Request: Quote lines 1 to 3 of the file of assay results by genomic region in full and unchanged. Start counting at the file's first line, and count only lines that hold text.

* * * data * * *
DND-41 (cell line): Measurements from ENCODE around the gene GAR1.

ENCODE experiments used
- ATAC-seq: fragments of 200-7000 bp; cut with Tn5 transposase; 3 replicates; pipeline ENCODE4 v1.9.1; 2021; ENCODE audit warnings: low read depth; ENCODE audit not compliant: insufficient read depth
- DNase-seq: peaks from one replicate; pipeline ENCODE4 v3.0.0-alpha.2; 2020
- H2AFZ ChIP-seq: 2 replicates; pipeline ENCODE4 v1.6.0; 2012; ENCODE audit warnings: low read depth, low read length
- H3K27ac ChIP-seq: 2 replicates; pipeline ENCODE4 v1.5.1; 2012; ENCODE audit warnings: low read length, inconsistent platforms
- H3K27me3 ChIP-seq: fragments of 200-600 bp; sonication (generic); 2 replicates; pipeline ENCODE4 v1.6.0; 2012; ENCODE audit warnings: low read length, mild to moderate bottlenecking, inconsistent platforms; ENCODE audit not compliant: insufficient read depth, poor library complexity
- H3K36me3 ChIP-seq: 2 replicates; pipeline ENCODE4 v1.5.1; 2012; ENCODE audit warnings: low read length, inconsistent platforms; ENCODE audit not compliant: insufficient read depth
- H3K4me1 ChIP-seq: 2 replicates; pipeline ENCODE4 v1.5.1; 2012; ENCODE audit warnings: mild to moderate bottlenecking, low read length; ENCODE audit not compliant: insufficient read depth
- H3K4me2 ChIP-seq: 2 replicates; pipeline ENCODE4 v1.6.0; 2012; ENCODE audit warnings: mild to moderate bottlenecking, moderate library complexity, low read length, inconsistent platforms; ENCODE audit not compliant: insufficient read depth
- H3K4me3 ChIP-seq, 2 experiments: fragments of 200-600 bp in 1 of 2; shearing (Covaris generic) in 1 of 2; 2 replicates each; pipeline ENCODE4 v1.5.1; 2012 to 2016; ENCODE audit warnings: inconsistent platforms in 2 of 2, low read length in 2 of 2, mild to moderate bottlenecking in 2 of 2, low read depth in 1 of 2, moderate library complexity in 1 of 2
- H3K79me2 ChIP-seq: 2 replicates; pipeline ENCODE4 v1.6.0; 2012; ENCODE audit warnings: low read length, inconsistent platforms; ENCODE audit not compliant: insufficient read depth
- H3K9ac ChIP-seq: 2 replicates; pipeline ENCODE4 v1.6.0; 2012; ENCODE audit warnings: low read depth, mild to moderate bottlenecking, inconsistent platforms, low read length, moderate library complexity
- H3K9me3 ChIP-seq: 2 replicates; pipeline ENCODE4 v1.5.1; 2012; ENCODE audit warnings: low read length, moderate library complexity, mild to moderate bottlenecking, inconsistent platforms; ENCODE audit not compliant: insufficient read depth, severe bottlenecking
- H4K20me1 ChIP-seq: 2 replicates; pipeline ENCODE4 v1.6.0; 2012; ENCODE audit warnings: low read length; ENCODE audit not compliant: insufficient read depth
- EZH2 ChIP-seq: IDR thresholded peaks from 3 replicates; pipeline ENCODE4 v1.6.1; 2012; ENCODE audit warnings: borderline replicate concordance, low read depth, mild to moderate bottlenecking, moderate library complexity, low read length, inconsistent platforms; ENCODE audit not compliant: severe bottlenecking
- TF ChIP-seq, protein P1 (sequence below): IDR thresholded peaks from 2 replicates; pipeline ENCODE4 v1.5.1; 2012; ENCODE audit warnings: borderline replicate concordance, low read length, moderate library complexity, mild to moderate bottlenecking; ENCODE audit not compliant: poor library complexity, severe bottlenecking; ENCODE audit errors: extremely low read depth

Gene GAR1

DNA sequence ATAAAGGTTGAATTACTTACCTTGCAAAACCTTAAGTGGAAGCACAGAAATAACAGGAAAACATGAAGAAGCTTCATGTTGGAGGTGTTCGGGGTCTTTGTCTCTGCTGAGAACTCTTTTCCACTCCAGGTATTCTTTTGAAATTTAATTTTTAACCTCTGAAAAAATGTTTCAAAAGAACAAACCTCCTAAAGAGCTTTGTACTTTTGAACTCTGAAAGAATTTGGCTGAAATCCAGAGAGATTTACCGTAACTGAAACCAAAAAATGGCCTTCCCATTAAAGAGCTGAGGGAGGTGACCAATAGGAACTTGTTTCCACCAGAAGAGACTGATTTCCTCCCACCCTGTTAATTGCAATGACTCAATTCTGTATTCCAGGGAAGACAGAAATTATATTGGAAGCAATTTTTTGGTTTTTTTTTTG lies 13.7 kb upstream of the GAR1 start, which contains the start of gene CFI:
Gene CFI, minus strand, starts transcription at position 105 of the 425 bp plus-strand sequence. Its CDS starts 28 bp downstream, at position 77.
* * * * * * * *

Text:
DND-41 (cell line): Measurements from ENCODE around the gene GAR1.

ENCODE experiments used
- ATAC-seq: fragments of 200-7000 bp; cut with Tn5 transposase; 3 replicates; pipeline ENCODE4 v1.9.1; 2021; ENCODE audit warnings: low read depth; ENCODE audit not compliant: insufficient read depth